- Make sure they have reasonably stable internet (no 300 ping pocket on the regular for example)
- Never allow players who have "friends" that must play on the team with them too unless they both are also your friends - they will both leave your team at the same time and screw you.
- Never allow romantic partners on your roster if you don't know them - they will break up and they will screw you.
- Make sure they have a relatively stable living environment (oops I lost my apartment can't play is a thing that happened to me twice)
- Always have a replacement in mind for every person on the roster.
- If somebody leaves go to the ESEA page and find dead teams and teams that are lower ranked than you and start adding the players off of those rosters and asking them to try out for your team. Eventually you'll be integrated enough into the community to also know when particular players are unhappy or their team is likely to die - ask them too.
- Everybody is shit at this game, the second somebody starts talking like they're good or that they know something shut that shit down *immediately* especially when you're in lower/mid open, because if they did know something or were in fact good, they wouldn't be playing on your team. If you don't that player will become a festering sore.
- Don't expect immediate success, plan to get repeatedly put in the trash for at least a month.

posted 2 weeks ago
#5 Favorite Fallout in Other Games

Fallout 1 hands down.

The original mystery, the characters are compelling, story is fun, discovering all the stuff is great.

Fallout 2 got bogged down in wacky side-plot type areas that, while fun, ended up being too much - the ol' "you're finished when you can't take anything more away" problem.

I've simply never found a Bethesda RPG that held my attention beyond a few real hours of play time. Eventually I'll up and decide to give them more of a chance, but I feel like while yes, most RPGs have a power curve that eventually trivialize portions of the game (due to you being a God at some point) that point comes super early in basically every Bethesda title I've played and I end up quitting as I can do whatever I want with impunity - though they are pretty good at visual story telling in some places and have a lot of nice visual set pieces.

I tried out New Vegas, but it suffers from a real problem in that it presents a whole bunch of stuff to the player very rapidly and you don't really get a lot of time to slow down and smell the roses, which is fine if you're going for an intense story, but I like games that are more of a slow burn that slowly ramps up to a big crescendo, rather than being so hectic right off the bat - I'm old. It's like they were scared people wouldn't play more than 6 hours so they crammed tons of crap into the front end.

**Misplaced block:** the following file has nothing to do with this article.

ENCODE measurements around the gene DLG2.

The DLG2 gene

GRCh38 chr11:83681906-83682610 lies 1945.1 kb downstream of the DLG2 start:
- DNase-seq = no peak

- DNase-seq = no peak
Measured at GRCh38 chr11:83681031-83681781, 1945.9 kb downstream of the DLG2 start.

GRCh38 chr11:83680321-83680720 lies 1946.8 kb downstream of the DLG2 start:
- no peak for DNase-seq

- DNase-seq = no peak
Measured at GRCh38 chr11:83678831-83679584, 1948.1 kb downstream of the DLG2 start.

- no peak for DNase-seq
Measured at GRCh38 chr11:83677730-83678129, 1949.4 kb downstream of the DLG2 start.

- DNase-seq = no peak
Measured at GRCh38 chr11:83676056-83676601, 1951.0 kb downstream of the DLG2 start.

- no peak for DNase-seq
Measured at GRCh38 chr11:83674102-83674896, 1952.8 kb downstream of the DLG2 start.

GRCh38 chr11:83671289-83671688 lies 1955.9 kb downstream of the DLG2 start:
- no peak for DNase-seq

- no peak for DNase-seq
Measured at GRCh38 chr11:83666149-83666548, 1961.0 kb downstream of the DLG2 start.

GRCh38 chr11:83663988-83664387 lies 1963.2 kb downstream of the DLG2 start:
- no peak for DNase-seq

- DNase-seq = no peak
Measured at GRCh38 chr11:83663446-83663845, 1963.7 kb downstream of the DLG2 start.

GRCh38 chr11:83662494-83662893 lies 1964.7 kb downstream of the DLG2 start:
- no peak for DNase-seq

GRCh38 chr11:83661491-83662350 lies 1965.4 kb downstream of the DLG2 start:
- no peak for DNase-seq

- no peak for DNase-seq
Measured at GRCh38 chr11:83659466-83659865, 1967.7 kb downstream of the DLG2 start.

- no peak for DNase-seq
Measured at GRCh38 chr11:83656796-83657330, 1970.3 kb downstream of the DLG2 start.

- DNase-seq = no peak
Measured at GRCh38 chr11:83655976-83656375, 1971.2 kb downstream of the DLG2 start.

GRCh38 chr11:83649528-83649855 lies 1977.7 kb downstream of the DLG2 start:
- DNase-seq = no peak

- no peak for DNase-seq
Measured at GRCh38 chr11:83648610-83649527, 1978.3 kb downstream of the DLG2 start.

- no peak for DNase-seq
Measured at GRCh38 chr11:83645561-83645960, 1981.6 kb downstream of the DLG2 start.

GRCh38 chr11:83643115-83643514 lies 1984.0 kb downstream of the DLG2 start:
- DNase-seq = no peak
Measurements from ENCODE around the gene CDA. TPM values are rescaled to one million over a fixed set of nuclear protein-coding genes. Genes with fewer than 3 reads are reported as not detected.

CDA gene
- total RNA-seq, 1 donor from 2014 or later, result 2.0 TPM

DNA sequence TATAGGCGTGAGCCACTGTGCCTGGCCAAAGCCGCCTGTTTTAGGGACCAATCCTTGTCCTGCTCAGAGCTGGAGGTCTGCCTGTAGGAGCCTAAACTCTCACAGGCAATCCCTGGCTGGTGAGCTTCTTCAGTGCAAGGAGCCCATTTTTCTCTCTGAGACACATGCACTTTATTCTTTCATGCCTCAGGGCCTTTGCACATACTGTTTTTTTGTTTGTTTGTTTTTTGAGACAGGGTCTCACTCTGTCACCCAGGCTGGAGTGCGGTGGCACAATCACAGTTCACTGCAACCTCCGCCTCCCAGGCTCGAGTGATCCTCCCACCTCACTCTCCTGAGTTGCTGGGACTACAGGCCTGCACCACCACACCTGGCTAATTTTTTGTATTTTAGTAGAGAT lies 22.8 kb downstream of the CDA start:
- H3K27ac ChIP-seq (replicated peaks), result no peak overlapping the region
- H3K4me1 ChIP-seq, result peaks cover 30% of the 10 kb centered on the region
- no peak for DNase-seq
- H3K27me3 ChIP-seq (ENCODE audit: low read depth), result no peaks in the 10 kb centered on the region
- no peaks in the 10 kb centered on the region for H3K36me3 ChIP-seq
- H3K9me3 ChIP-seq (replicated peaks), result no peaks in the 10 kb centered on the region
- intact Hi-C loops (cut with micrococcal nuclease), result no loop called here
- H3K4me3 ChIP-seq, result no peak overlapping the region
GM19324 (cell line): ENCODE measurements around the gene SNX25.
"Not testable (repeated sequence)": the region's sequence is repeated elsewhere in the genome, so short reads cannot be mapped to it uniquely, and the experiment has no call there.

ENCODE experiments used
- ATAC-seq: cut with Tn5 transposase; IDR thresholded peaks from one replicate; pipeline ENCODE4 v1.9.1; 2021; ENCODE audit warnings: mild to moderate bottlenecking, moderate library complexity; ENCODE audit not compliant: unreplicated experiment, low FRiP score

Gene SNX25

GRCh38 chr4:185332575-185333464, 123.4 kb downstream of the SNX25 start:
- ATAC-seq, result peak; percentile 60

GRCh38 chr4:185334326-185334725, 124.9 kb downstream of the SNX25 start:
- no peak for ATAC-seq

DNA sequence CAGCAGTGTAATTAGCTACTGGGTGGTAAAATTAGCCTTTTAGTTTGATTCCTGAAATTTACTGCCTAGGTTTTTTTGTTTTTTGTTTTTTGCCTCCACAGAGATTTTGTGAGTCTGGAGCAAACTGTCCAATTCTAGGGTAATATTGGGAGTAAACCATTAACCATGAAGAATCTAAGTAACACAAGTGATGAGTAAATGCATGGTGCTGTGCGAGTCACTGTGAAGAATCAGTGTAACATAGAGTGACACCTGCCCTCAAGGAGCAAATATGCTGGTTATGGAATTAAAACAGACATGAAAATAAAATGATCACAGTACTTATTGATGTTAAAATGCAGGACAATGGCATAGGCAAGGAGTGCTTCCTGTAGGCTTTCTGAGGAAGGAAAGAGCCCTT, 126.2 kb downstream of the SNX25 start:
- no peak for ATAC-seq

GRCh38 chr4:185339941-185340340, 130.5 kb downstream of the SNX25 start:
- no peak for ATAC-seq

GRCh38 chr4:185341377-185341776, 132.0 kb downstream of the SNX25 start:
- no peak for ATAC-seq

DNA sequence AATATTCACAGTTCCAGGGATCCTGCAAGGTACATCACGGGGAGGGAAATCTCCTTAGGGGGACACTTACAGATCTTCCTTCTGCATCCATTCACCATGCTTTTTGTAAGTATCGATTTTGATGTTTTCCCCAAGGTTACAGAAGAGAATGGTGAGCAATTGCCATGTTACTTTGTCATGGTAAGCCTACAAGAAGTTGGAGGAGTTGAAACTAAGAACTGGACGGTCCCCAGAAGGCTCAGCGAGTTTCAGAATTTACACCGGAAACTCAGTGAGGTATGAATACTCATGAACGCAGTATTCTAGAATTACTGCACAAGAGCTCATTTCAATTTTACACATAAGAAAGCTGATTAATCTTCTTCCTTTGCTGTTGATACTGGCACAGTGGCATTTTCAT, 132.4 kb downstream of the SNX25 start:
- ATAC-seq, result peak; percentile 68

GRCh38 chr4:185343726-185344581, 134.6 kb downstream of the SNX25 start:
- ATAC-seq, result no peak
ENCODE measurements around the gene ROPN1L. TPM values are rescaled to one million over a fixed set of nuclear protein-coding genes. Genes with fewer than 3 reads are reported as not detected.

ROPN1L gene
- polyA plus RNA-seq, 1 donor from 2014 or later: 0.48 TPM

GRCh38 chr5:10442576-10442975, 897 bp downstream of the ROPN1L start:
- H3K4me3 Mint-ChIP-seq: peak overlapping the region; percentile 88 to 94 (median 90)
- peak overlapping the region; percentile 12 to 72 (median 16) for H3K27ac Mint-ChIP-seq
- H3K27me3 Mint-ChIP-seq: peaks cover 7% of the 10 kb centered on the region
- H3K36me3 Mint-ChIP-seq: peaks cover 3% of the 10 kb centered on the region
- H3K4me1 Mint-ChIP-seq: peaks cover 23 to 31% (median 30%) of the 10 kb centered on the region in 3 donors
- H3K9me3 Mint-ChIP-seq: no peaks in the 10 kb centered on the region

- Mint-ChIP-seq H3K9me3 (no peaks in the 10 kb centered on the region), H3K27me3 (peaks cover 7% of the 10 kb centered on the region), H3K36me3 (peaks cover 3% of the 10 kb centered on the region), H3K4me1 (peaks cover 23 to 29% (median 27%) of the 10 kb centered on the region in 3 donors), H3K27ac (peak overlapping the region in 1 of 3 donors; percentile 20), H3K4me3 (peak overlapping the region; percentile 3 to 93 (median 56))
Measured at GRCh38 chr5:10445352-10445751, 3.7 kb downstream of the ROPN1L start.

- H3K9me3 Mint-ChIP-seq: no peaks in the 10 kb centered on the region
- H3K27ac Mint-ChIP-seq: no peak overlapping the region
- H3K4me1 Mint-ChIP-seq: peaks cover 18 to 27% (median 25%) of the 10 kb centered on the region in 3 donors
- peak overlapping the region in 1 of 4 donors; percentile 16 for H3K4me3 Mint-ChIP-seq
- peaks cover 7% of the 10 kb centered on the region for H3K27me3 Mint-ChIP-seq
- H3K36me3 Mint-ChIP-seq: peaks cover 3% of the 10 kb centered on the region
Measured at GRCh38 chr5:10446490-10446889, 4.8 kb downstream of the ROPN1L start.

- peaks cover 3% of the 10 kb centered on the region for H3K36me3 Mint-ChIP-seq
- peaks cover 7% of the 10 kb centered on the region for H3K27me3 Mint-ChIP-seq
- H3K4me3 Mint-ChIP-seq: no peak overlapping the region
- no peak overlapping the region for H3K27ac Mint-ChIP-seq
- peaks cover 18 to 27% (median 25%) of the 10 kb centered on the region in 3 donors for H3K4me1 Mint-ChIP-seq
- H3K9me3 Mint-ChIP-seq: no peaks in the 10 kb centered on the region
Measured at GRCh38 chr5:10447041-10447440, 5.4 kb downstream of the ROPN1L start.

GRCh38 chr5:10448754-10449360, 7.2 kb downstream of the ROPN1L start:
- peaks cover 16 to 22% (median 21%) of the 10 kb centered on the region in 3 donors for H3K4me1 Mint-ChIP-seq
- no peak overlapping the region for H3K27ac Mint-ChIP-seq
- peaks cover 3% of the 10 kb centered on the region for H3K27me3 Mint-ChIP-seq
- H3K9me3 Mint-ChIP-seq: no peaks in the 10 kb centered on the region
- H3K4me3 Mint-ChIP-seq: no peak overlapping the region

posted 3 weeks ago
#36 Best looking flags thread in Off Topic

I'm a big fan of the 1922-1923 Soviet Flag

The design was eventually incorporated to official coat of arms because it was pretty complex for a national flag.

Also Mozambique

It's got an AK and a book on it. What more do you want?

posted 3 weeks ago
#22 Happy Father’s Day in Off Topic

I had 2 - I'm trying to watch my figure what with all the beer.

posted 3 weeks ago
#14 Happy Father’s Day in Off Topic

I made myself baked potatoes and intend to get really drunk in about 4 hours.

posted 4 weeks ago
#2 ESEA S28 W4: New God Flow vs. Ascent in Matches

No deaths on med on viaduct, that's A+ level shit.

posted 1 month ago
#38 Settle this debate! in Off Topic

You put brown sugar on top of the pineapple - it's the best there is.

posted 1 month ago
#12 why did most of tf2's secondary leagues die in TF2 General Discussion

I mostly inserted the phrase "fully dead" because some people do talk about UGC like it's dead or defunct when it's not; it's just smaller than it was 3+ years ago.

posted 1 month ago
#6 why did most of tf2's secondary leagues die in TF2 General Discussion

In NA at least most of the secondary leagues were populated by players who were looking at getting into the scene, had just recently moved into ESEA and were still playing in the other leagues because they always had, or had friends who did, and/or they were players who were taking a break or had fallen out of ESEA.